People are at the core of everything we do. From the landowners, to whom we can offer advice and funding, to the public on the street looking up at the chalk scarp and wondering what is up there.


We hope to help them all make a connection. For those who want to learn, we can offer training in hands-on, traditional country skills or identification and survey of those key species we are all working to help.

Many people love to get outdoors into the fresh air and where better to do that than the magnificent Kent Downs? The benefits of feeling the sun on your face and the wind in your hair are well documented. An ever-increasing number of studies report that observing nature, and participating in physical activity in green spaces, plays an important role in positively influencing human health and well-being.

Natural England’s report (2009) in their Walking the Way to Health Initiative found that if everyone was given equal access to green space, the estimated saving to the NHS would be £2.1 billion per year. Exercising indoors was found to yield no significant benefits for mental health, when compared with the outdoor environment.

Outdoor activities, with project’s such as ours, reap the benefit of Nature’s Medicine and have the potential to not only help people avoid excess pharmaceutical use, improve physical and mental health and wellbeing, but also decrease social isolation, improve practical skills and knowledge, while at the same time enhancing our local environments.

Interested in training?

Would you like to learn more about the training opportunities we can provide?

Contact us about training

The Team

William Moreno

William Moreno

Project manager William Moreno. Will can usually be found on his knees in a meadow with his camera. Having lived in the area for many years, Will’s passion for his natural environment includes a healthy knowledge of the Kent flora and fauna.

Matt Pitts

Matt Pitts

Habitat Connectivity Officer, Matt Pitts is a farmer’s son who knows his chalk from his cheese. Matt’s relaxed demeanor soon puts landowners at ease.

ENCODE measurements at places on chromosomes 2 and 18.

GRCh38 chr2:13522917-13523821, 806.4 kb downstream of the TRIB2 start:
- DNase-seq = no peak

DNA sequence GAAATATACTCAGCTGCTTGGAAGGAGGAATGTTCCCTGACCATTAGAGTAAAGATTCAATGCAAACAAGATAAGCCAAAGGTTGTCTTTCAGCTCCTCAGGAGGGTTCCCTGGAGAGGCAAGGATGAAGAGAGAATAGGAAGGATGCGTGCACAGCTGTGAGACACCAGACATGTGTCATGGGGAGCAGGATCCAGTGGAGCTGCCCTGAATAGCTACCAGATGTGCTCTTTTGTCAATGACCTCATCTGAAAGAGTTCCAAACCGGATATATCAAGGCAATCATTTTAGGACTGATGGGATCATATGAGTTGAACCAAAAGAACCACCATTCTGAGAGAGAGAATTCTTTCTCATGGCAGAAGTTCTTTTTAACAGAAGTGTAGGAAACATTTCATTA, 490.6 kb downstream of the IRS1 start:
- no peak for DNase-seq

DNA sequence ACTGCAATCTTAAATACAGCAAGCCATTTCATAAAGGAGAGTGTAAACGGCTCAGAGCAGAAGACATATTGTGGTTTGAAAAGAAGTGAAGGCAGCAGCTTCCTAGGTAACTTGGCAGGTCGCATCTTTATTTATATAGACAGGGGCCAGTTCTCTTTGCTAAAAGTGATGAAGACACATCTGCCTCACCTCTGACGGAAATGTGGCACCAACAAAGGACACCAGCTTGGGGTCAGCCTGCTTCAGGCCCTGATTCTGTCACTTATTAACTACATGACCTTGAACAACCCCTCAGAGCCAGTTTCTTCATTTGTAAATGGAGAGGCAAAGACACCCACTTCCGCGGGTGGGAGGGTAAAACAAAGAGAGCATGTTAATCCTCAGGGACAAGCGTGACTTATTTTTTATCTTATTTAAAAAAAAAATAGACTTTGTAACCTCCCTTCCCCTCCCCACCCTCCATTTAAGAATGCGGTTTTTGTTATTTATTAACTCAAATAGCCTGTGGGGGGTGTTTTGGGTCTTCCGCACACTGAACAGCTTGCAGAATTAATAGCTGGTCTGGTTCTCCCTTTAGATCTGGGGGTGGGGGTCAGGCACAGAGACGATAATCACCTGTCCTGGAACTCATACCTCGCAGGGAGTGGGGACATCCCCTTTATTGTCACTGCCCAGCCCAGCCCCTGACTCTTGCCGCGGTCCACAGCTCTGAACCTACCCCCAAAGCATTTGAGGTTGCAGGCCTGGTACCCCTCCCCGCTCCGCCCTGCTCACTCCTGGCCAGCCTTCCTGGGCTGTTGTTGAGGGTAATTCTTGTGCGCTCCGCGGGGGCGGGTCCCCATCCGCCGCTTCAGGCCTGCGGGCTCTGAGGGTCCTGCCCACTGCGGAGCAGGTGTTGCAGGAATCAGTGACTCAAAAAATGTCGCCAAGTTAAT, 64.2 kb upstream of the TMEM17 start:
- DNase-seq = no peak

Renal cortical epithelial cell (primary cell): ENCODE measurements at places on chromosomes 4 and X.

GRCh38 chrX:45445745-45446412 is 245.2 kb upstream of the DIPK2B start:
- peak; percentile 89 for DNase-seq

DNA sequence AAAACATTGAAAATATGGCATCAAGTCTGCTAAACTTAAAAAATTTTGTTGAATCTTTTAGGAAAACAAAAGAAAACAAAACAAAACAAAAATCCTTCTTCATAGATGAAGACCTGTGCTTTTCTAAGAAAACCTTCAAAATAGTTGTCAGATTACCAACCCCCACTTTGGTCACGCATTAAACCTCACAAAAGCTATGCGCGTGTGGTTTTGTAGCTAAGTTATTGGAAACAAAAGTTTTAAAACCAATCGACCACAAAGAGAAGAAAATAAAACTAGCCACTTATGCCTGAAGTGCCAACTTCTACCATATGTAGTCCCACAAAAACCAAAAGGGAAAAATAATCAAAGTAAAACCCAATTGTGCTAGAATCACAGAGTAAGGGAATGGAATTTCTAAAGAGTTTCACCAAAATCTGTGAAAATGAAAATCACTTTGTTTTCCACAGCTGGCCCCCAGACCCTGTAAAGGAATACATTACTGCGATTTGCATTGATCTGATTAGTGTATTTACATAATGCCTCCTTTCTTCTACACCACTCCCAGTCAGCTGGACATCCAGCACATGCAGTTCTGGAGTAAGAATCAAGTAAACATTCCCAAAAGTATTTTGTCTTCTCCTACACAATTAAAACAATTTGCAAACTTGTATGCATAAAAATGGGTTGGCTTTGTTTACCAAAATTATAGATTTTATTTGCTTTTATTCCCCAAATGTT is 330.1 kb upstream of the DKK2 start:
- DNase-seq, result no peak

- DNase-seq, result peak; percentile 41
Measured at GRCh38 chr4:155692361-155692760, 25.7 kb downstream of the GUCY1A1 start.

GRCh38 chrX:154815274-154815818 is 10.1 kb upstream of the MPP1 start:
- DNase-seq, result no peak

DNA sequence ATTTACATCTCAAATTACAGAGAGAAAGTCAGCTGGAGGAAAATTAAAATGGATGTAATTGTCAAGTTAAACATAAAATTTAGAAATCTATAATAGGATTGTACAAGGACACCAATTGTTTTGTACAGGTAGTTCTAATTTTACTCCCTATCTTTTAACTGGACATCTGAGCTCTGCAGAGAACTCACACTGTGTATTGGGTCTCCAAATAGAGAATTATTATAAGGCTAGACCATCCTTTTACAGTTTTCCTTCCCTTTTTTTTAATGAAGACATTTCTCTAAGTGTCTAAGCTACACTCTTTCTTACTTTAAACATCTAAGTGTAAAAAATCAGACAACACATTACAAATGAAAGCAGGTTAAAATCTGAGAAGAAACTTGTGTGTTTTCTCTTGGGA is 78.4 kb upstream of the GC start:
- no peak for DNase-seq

Lyndsay Wayman-Rook

Lyndsay Wayman-Rook

Community Engagement Officer, Lyndsay Wayman-Rook loves nothing more than exploring the great outdoors. She has a passion for reconnecting people with the natural environment and her enthusiasm for conservation and nature is contagious.

Our Partners

Our thanks go to our partners, without whose help this all would have been a lot more difficult.

  • Kent Wildlife Trust
  • Kent and Medway Biological Research Centre
  • Kent Downs Area of Natural Beauty
  • Tonbridge and Malling Borough Council
  • Gravesham Borough Council
  • Medway Valley Countryside Partnership
  • Natural England


Our local community groups are real “Chalkland Champions”, coming together to care for their local woodlands and wild spaces. Old Chalk New Downs aims to help these groups with their sterling work through funding, training and recruitment of fresh helpers!

Our list is growing, but here are some of them:

  • West Kent Downs Countryside Trust
  • Kent Pond and Tree Wardens
  • PROW wardens
  • River wardens
  • TAG volunteers


Several local schools are now part of education programme and we are looking for more. This scheme engages children with their heritage and introduce them to the delights of nature, while grounds improvements will bring the charm of chalk to their playground.

We are currently working with:

  • Bredhurst Primary School
  • Burham Primary School
  • Halling Primary School
  • Cuxton Academy
  • Otford Primary School
  • Ulcombe CoE Primary School


A Student Bursary Scheme offers a helping hand to those wishing to pursue a project on our pet subject – Chalk Downland habitats and species. Contact us for more details.

  • Hadlow College
  • Canterbury Christ Church University
  • DICE- University of Kent
  • Greenwich University

all encourage their students to take part in what we hope will build a bank of knowledge for future studies.

© Old Chalk New Downs, 2019